By: Jim Casale
I was battling it out with approximately another 2,000ish people for a shot at winning GP NYC last weekend. After the unfortunate trip to Secaucus, New Jersey for this terribly named Grand Prix, I was able to browse the vendor booths and meet up with fellow writer Doug Johnson. I want to bring you some of the more interesting things I noticed this weekend.
Bring a list
The first thing I always suggest to people is to write down a list of cards you’re looking for. It’s way too easy to get caught up in the huge number of cards at each booth and lose track of what you’re really trying to pick up. I always recommend you also include a price range for the cards you’re interested in. I went into the weekend with a short list but was quickly able to pin point the prices I wanted to pay.
Don’t buy on Saturday
Prices for cards are always the best on Friday morning (or Thursday if the GP is four days, like Vegas last year) or Sunday night. Dealers would rather carry cash than cards and frequently have the inventory they’d most like to move early in the GP. As the weekend progresses, the natural economy of the event will come to light. Selling popular cards for the weekend is the best on Saturday. This weekend many vendors were sold out of Kalitas, Traitor of Ghet on Friday. Going into Saturday dealers were paying $25 and selling him for $45 as people scrambled to finish decks before the Grand Prix.
Don’t sell on Sunday
Much like the reason you don’t buy on Saturday, dealers are less likely to spend more money (or might not even have anymore cash to spend) on cards. There are some exceptions (vendors that don’t resell as they buy like Coolstuff will keep purchasing on Sunday) but many of the smaller vendors don’t want to leave with product if they don’t have to. They also don’t want to leave with product they overpaid on.
Don’t come to the event needing cards to play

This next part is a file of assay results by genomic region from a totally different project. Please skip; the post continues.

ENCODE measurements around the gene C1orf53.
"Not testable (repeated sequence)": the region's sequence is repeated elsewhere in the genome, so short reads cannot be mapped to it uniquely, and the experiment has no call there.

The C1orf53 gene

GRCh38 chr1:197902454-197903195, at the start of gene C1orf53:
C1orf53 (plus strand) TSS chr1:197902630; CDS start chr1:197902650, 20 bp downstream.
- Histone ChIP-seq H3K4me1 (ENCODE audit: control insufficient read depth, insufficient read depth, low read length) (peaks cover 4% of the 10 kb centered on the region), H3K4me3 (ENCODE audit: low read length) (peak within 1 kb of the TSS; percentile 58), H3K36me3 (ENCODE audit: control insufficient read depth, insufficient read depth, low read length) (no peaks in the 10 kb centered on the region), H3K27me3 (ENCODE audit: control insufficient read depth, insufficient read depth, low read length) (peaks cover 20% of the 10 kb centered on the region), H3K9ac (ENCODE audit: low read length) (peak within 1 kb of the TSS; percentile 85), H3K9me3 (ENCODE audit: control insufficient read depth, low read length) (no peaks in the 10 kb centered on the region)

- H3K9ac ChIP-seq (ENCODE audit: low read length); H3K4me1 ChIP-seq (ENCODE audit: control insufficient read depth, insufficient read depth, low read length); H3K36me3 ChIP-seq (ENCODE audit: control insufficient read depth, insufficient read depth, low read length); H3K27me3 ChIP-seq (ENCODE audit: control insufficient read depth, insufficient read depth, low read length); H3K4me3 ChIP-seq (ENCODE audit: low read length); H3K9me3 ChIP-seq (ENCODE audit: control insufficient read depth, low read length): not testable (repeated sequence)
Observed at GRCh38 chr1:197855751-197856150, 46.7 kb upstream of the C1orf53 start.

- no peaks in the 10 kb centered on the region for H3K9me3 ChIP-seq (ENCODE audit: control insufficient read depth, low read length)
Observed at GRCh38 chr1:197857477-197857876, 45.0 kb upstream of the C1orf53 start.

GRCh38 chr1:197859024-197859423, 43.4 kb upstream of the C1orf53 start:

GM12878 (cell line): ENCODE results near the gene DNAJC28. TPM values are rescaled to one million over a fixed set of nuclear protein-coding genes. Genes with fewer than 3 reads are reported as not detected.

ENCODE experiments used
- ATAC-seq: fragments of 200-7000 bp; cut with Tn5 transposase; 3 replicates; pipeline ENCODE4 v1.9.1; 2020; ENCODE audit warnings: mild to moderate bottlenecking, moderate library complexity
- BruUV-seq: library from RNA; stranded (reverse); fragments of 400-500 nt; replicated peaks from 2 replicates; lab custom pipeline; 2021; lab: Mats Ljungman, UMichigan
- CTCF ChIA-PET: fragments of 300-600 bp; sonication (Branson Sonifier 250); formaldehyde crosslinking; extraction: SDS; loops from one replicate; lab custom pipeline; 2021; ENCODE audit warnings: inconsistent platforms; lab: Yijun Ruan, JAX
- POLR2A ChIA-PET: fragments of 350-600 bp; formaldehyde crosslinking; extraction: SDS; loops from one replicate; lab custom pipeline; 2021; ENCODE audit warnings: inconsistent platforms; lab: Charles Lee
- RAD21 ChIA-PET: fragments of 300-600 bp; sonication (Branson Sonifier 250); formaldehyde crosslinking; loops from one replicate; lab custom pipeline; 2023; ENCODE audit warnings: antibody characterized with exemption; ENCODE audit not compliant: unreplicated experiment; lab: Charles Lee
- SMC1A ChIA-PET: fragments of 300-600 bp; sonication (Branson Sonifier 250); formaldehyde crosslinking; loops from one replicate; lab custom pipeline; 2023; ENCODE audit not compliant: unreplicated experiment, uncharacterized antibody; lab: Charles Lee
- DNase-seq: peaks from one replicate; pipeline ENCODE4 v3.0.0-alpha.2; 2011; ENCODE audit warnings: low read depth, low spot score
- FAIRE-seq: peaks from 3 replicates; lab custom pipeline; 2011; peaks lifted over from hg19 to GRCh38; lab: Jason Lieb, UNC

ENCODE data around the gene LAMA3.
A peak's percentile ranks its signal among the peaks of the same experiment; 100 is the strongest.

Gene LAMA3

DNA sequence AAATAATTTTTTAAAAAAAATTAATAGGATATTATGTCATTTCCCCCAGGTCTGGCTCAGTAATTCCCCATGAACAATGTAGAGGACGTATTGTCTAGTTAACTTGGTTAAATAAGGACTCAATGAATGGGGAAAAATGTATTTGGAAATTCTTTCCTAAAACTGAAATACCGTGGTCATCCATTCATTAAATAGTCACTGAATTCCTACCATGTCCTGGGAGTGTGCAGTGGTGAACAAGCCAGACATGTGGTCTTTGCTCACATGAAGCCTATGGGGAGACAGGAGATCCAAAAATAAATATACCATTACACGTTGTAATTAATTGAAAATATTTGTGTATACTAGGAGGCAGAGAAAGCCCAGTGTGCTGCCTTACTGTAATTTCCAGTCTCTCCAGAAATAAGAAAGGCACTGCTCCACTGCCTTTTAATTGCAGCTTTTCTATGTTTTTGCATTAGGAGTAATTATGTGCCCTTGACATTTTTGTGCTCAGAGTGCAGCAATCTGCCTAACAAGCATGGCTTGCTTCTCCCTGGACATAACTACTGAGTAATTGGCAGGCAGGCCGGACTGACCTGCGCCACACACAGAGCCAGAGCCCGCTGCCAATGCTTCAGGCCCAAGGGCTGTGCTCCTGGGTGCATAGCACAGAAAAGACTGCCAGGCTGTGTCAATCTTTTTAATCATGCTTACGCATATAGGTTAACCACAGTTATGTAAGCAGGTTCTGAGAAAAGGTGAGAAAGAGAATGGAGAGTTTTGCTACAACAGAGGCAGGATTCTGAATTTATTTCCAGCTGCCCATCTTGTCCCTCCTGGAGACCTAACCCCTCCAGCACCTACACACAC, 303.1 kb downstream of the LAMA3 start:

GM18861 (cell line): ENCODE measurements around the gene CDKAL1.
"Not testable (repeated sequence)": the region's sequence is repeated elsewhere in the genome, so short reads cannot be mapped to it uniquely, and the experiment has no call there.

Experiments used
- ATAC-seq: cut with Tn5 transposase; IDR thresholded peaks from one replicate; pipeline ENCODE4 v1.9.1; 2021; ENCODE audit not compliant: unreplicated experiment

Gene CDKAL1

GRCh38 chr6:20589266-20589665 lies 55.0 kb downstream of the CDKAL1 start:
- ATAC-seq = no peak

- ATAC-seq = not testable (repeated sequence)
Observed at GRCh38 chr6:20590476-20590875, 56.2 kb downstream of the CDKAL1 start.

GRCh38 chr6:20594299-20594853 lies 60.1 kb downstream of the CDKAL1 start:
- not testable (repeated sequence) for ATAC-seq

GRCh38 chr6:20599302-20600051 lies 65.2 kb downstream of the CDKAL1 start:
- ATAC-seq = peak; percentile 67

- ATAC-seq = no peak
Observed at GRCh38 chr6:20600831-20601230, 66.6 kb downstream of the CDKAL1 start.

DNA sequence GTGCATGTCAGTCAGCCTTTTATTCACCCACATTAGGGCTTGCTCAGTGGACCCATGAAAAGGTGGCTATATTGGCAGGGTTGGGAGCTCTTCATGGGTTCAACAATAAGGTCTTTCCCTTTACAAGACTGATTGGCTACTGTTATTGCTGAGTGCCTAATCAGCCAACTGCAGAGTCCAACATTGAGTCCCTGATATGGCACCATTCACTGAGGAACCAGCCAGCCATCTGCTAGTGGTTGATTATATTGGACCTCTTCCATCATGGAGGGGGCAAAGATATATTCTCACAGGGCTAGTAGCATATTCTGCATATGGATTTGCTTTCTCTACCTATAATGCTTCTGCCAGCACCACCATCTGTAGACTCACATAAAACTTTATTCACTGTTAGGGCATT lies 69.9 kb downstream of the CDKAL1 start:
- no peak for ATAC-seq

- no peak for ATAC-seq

This might sound like common sense but as I stood near some of the vendors I heard people vastly over paying for many cards. I even saw Luis Scott-Vargas looking during round two for Eldrazi Skyspawners that he most likely paid far more than the $0.25 you can pay to get them from your LGS. Some more popular commons and uncommons I heard people paying far too much for were Clip Wings, Lambholt Pacifist, Duskwatch Recruiter, Zulaport Cutthroat, and Brood Monitor. The most common problem children are sideboard cards (Clip Wings) and newly popular commons and uncommons for new decks. Bringing a box of extra sideboard cards can save you a bunch of money.
Side Event Value
While the number of byes you can get from a “grinder” decreased from three to two, the other benefits you can get vary a lot by tournament organizer. I was lucky and/or good enough to win a grinder last Friday to not only get an extra bye but also a lot of other great perks. Channel Fireball offered a free upgrade to their best Grand Prix package and a ton of prize wall tickets. I’d have to say it’s probably the most cost effective event you can win with the lowest level of competition. I wouldn’t have paid the extra $125 for the VIP bonus but the $20 I spent to play in the grinder more than paid for itself. If you’re going to play side events on Friday I suggest looking into the EV of each event.
Prize wall tickets are another commodity that tends to vary from event to event. 99% of the time, the best value you can get from prize wall tickets is in the form of Standard legal booster packs. Sometimes tournaments will pay out in ten ticket increments while others will pay in one, but they’re basically the same. The cheapest prize you can get is likely a booster pack. As such I would recommend converting the tickets in your mind to dollars. If a booster pack is worth 10 tickets then in my mind I would make the cash value be $2.50-$3 for those 10 tickets. It helps to shape how much you really want to spend on some of the more eclectic purchases you can make on a prize wall. This past weekend you were able to purchase a themed GP shirt for 50 prize wall tickets (or about $12.50 – $15) which seems like a great prize! I actually ended up buying myself one as well as two more for friends. Some of the worst things I saw on the prize wall was singles. Explosive Vegetation was on the prize wall for 20 tickets or $5-6 per copy! That’s obviously an extreme but it’s insanely expensive.
Week in Review
- Nahiri, the Harbinger has seen a nice bump in price from playability in Modern and Legacy. Vendors had adjusted their buy prices according this weekend and I saw some even paying $16 for her.
- Kalitas continues to impress and although he will probably not reach the $45 he was on Saturday at the event, he is probably due for some play based price corrections.
- Gideon, Ally of Zendikar yet again found himself everywhere in the Top 8 of Grand Prixs. Only three of the top eight decks managed to not play any copies. Most of the decks playing Gideon also play Nissa, Voice of Zendikar. I’m going to continue to harp on this, it’s only a matter of time.
- Cryptolith Rite continues to be a conduit for some decks that feel like mediocre Modern decks in Standard. I’m cautiously optimistic we will eventually find the right shell to make it the corner stone of the best deck in Standard. When that happens it will be expensive.